Background: Suicide is a major issue for global public health. ‘Suicidality’ describes a broad clinical spectrum of thoughts and behaviours, some of which are common in the general population.
Methods: UK Biobank recruited ~0·5 million middle age individuals from the UK, of whom 157,000 completed an assessment of suicidality. Mutually exclusive groups were assessed in an ordinal genome-wide association study of suicidality: ‘no suicidality’ controls (n = 83,557); ‘thoughts that life was not worth living’ (n = 21,063); ‘ever contemplated self-harm’ (n = 13,038); ‘an act of deliberate self-harm in the past’ (n = 2,498); and ‘a previous suicide attempt’ (n = 2,666). Linkage of UK Biobank to death certification records identified a small sub-group of ‘completed suicide’ (n = 137).
Outcomes: We identified three novel genome-wide statistically-significant loci for suicidality (on Chromosomes 9, 11 and 13) and moderate-to-strong genetic correlations between suicidality and a range of psychiatric disorders, most notably depression (rg 0·81). Higher polygenic risk scores for suicidality were associated with increased risk of completed suicide relative to controls in an independent sub-group (n = 137 vs n = 5,330, OR 1·23, 95%CI 1·06 to 1·41, p = 0.03). Rs598046-G (chromosome 11) demonstrated a similar effect size and direction (p = 0·05) within a Danish suicidality study.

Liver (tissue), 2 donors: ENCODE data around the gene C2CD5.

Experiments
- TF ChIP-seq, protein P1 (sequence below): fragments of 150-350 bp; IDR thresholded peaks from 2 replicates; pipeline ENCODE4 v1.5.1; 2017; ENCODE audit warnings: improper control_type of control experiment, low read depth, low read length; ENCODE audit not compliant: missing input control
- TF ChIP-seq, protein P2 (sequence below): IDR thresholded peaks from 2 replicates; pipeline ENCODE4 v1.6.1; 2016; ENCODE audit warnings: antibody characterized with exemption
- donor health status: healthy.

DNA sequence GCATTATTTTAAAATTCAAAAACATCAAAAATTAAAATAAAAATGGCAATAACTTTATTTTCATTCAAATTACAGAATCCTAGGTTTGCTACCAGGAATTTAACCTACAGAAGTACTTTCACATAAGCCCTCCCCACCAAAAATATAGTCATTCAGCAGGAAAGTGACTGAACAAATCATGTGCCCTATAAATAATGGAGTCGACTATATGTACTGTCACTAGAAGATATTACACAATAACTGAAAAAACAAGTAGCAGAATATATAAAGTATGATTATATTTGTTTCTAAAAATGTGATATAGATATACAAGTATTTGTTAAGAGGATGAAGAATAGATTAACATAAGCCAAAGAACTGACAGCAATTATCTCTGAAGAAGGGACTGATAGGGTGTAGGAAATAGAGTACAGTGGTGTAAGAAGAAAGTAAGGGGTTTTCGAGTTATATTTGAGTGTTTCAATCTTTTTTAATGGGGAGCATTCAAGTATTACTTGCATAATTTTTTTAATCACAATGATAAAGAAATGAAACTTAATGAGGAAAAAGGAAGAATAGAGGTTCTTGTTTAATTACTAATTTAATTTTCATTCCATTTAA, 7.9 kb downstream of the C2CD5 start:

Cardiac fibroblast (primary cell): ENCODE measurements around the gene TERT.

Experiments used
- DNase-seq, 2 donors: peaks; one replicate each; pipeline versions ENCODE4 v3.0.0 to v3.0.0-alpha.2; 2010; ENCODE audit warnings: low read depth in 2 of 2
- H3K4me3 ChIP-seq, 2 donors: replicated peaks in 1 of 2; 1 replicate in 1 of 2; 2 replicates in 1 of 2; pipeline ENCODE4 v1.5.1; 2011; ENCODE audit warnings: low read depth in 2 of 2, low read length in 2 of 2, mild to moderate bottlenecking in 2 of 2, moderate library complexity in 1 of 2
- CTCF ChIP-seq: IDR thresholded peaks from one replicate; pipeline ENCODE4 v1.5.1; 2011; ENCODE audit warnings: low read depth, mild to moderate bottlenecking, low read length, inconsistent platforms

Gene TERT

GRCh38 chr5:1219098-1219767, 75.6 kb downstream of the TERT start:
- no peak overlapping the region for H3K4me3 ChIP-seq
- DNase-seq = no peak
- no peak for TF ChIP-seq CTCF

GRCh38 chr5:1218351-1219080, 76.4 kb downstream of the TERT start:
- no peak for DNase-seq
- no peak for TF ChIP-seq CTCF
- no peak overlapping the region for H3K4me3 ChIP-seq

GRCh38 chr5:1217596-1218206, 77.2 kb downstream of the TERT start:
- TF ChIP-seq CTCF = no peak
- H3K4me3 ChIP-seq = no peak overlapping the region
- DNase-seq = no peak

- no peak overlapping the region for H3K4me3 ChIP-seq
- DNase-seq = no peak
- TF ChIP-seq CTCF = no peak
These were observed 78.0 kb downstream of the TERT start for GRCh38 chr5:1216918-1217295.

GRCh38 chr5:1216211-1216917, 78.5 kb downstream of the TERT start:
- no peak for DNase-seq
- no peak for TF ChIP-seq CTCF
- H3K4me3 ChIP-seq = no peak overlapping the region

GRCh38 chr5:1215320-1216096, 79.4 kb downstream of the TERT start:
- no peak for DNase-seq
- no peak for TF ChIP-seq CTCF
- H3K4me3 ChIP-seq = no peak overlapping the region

Interpretation: These findings have significant implications for our understanding of genetic vulnerability to suicidal thoughts and behaviours. Future work should assess the extent to which polygenic risk scores for suicidality, in combination with non-genetic risk factors, may be useful for stratified approaches to suicide prevention at a population level.
Funding: UKRI Innovation-HDR-UK Fellowship (MR/S003061/1). MRC Mental Health Data Pathfinder Award (MC_PC_17217).
Background: Psychiatric disorders show phenotypic as well as genetic overlaps. Factor analyses of child and adult psychopathology have found that phenotypic overlaps largely can be explained by a latent general “p” factor that reflects general liability to psychopathology. We investigated whether shared genetic liability across disorders would be reflected in associations between multiple different psychiatric polygenic risk scores (PRS) and a ‘general psychopathology’ factor in childhood.